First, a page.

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Biological Sciences

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Evolution

Question
4 out of 6
 

The ability to taste phenylthiocarbamide (PTC) is determined by the T gene. Homozygous dominant individuals (TT) experience PTC as a very strong and unpleasant taste. Heterozygotes (Tt) can taste PTC but experience it as a much weaker taste do not find it quite as offensive. Homozygous recessive individuals (tt) cannot taste PTC at all. As a class assignment, students were tested for their ability to taste PTC, and were asked to test their parents as well. The class data was pooled and the results are shown in the following table:

Ability to taste PTC

Students

Parents

Strong taste

6

11

Weak taste

4

14

No taste

10

15

The class then examined the data and calculated allelic and genotypic frequencies, based on the formulas related to Hardy-Weinberg equilibrium.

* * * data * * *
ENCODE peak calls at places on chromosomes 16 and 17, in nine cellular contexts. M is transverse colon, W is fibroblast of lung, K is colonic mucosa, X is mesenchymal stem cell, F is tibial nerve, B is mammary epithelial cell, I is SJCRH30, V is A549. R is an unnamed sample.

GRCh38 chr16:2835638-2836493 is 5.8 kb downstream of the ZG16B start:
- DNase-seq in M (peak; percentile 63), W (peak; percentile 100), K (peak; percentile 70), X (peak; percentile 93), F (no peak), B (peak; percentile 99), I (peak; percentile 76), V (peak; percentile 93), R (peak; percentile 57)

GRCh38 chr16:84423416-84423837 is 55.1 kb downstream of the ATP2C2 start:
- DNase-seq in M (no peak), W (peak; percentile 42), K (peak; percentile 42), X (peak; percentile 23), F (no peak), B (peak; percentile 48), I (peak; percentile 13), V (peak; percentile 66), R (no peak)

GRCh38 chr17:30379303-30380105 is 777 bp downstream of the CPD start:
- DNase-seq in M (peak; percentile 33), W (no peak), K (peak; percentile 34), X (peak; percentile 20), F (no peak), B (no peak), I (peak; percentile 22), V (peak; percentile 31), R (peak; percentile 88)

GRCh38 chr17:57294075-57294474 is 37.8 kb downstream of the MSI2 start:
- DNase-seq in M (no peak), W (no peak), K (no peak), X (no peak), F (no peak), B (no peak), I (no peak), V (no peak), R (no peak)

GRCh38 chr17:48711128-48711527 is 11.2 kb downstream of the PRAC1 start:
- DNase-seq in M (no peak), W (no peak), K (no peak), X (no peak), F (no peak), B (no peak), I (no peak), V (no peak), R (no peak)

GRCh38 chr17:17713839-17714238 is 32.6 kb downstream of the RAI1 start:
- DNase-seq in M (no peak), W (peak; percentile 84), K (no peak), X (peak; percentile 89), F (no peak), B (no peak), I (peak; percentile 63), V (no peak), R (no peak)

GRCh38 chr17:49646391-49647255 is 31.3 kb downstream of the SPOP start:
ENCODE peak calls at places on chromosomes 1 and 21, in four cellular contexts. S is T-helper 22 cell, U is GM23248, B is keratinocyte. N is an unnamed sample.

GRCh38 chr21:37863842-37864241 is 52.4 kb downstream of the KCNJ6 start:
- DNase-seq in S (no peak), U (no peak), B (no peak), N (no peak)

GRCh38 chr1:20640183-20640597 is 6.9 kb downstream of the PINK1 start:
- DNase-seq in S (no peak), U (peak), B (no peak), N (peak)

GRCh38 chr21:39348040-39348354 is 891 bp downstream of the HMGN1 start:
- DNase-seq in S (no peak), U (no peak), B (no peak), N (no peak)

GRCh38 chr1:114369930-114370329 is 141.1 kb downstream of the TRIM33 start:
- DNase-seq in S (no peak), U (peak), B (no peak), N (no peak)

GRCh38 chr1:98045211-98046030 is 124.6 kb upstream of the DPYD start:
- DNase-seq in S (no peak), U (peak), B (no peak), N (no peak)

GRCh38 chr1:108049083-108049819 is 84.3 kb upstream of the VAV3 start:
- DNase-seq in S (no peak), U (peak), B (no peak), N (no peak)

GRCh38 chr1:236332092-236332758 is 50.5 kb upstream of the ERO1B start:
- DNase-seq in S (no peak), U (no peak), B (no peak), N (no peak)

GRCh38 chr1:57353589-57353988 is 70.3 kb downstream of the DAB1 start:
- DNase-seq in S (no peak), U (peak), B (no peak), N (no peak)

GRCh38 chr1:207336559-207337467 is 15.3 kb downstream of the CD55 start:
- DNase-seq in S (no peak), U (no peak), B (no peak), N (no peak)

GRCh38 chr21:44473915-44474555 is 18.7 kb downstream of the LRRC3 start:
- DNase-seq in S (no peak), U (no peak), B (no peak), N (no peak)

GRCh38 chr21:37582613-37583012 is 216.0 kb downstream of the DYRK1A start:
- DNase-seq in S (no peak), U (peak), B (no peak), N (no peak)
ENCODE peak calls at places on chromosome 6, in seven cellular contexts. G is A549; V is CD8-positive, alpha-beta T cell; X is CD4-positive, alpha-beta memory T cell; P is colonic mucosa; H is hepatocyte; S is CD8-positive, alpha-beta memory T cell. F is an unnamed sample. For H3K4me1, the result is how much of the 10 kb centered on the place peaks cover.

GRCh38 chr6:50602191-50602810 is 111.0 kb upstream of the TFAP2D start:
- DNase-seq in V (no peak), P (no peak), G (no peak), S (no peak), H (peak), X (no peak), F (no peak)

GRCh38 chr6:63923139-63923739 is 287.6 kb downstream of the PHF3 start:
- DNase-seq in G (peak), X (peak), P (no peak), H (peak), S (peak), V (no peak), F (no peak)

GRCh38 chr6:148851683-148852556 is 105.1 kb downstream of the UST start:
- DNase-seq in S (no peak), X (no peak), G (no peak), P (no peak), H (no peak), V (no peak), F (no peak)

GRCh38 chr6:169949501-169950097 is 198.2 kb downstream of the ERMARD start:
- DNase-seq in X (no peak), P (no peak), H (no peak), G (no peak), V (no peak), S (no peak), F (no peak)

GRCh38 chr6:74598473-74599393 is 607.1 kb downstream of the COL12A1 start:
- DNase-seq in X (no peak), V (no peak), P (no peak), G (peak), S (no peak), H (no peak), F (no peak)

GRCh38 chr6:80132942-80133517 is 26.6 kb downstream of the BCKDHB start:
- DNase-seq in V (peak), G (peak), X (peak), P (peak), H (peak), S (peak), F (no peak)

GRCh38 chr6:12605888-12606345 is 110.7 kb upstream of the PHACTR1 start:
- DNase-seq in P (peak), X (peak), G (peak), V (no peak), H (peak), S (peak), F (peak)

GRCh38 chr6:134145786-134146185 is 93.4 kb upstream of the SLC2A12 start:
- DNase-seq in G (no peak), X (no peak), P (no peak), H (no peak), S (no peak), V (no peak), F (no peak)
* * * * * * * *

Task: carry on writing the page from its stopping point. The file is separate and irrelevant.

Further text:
Is this population in Hardy-Weinberg equilibrium for the ability to taste PTC?

A Yes, as the allelic frequencies are relatively the same in each generation.
B No, as strong tasters do not occur with the same frequency in each generation.
C No, as the values of p and q in the student generation are not equal.
D No, as the values of p and q are not the same in each generation.
Ans. D

Remember that a population is said to be in Hardy-Weinberg equilibrium if allelic frequencies do not change. Here we see that the values of p and q are different from one generation to the next. It does not require that the genotypic frequencies be the same in each generation (response B).

Evolution Flashcard List

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